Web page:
Pence cheers space business but offers no policy details

Editor’s note: This story has been updated since it was originally published to correct a quote by Vice President Mike Pence. The quote reads: “Our nation will return to the moon and we will put American boots on the face of Mars.”

Vice President Mike Pence hailed the growth of the private space sector business as key to his plans as chair of the newly re-established National Space Council on Thursday at NASA’s Kennedy Space Center in Florida, and promised to convene the interagency body this summer.

“We will continue to make space travel safer, cheaper and more accessible than ever before, ” Pence said during his speech in the Vehicle Assembly Building, where NASA will assemble the Space Launch System rocket that it plans to send on missions to lunar orbit. “American business is on the cutting edge of space technology. ”

Pence said President Donald Trump is committed to NASA, citing his executive order June 30 that revived the space council to coordinate America’s space policy, but the vice president gave no new details on major goals for space exploration.

“Our nation will return to the moon and we will put American boots on the face of Mars,” Pence said.

He also alluded to uncertainty about what will happen after the retirement of the International Space Station, which the U.S. and partner nations have committed to maintain until at least 2024. Pence did not say what NASA’s next project will be, but said “we will maintain a constant presence in low Earth orbit.”

Pence also alluded to the U.S. Air Force’s plans to increase its focus on space operations when he said, “American security will be as dominant in the heavens as we are here on Earth.”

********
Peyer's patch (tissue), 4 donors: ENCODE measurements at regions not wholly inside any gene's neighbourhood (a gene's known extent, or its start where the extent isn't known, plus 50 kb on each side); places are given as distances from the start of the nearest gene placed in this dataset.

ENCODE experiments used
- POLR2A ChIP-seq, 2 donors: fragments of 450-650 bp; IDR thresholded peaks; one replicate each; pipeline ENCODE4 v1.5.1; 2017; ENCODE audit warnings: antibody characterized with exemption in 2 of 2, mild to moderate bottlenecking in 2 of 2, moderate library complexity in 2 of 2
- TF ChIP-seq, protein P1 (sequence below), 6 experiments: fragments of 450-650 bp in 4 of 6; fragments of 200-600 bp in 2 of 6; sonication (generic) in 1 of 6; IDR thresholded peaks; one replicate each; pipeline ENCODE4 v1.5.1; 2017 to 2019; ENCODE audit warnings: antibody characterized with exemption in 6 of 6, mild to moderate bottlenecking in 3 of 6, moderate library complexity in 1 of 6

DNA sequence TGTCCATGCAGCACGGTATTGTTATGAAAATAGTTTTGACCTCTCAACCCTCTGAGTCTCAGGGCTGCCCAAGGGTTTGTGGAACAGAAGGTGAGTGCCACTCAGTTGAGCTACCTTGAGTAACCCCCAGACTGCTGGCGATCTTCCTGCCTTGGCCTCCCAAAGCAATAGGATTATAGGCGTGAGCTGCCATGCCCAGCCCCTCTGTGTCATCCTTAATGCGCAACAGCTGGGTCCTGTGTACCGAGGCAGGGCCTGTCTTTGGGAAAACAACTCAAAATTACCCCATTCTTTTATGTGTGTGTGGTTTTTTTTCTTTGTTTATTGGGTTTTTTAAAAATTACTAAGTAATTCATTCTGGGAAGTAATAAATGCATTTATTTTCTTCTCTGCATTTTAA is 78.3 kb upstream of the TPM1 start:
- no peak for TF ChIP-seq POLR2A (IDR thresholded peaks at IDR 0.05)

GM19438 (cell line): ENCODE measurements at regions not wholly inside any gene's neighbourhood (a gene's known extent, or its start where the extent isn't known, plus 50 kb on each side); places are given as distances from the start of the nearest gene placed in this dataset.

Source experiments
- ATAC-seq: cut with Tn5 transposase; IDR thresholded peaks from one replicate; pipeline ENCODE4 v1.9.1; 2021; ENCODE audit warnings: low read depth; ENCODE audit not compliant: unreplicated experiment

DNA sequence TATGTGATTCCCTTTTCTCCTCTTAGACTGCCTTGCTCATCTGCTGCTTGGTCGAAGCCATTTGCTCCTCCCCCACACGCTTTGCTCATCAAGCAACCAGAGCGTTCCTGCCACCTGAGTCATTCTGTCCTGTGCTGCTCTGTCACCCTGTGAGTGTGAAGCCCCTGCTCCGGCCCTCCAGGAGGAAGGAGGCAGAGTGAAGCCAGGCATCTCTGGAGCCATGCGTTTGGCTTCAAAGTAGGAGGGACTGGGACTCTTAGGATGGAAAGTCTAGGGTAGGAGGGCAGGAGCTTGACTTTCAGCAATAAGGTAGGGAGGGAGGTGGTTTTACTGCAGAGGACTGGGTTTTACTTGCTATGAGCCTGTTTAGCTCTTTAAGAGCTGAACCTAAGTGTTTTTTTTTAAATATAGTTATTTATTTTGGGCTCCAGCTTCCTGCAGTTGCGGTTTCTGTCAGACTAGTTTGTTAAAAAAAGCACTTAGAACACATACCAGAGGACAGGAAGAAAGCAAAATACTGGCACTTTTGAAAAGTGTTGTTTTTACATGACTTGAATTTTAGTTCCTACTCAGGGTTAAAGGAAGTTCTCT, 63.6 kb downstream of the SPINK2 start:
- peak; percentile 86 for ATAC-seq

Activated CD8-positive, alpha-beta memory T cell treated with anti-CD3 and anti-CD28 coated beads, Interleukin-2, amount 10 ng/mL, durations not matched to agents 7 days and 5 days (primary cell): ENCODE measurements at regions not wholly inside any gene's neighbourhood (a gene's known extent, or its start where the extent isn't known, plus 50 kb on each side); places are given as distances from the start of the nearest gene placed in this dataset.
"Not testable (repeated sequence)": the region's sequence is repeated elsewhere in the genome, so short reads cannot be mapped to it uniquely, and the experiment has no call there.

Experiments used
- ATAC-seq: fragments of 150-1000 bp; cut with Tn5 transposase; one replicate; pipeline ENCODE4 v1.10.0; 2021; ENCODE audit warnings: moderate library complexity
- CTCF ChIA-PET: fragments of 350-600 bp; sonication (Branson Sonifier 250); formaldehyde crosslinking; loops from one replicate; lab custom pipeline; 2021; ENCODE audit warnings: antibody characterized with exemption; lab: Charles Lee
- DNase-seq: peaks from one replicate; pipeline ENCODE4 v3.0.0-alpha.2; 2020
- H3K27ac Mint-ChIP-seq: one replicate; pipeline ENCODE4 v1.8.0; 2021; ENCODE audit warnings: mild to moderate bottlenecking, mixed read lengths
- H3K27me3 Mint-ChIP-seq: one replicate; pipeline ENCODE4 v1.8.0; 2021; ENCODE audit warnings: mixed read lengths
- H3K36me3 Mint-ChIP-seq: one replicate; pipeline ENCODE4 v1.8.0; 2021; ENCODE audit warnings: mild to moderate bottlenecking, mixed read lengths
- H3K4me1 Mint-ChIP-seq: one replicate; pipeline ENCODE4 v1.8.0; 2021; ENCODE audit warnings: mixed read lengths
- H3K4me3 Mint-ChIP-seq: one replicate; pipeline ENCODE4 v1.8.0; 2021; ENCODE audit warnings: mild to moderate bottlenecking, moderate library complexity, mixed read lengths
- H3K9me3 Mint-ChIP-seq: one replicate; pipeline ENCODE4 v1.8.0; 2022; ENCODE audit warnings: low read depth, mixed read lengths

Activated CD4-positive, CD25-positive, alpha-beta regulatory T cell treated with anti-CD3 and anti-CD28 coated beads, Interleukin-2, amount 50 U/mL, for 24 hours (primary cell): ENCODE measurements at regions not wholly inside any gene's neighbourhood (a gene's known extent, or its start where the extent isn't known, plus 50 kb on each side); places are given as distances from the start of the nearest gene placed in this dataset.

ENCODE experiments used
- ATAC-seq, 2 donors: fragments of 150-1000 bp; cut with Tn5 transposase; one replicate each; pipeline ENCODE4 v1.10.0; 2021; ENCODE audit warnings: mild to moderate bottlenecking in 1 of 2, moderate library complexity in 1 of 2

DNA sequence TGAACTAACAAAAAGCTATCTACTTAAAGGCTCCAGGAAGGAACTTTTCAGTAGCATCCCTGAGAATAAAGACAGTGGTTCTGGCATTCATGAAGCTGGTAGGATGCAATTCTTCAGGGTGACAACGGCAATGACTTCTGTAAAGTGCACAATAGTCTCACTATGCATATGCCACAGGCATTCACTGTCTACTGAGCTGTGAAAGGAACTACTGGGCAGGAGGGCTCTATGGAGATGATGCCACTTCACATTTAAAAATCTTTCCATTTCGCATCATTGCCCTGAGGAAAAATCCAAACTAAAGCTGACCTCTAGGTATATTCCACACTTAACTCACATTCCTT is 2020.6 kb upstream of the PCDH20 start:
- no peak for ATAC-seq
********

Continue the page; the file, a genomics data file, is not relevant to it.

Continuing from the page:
The vice president’s speech was his first as chairman of the space council, which Trump re-established for the first time since 1993, tasking it to develop a national space strategy and coordinate civilian, government and commercial space efforts. The council includes numerous Cabinet members and national security officials, and will appoint nonfederal representatives from the aerospace community and industry, including a chairman to be chosen by Pence.

“President Trump’s vision for space is much larger than NASA alone,” Pence said Thursday when emphasizing private space companies.

Two of the top figures of this new private space sector, SpaceX founder Elon Musk and Blue Origin founder Jeff Bezos, have previously met with Trump at the White House but were absent from the executive order signing on June 30. Blue Origin President Rob Meyerson and SpaceX President Gwynne Shotwell were both present at Pence’s speech on Thursday.

The National Space Council has had varying success since it was created in 1958, and Pence noted the new council is the third iteration of the interagency body, which had been defunct since 1993.

“For nearly 25 years our government’s commitment seems to have not matched the spirit of the American people,” he said. “We will beat back any disadvantage that our lack of attention has placed and America will once again lead in space.”

Pence said the administration would encourage a new generation of aerospace professionals to study science, technology, engineering and mathematics. However, the 2018 budget proposal published by the White House would cut funding for some programs within NASA and close its Office of Education, which offers science-related scholarships, internships and research projects for students.

Editor’s note: In the photo at top, Vice President Mike Pence gives his speech in the Vehicle Assembly Building at Kennedy Space Center in Florida before about 1,200 people, including NASA employees. Behind Pence are three capsules: a SpaceX Dragon that carried supplies to the International Space Station, NASA’s Orion that flew into space on a test flight and Boeing’s Starliner crew trainer spacecraft, according to the Associated Press. Photo credit: White House

Pence cheers space business but offers no policy details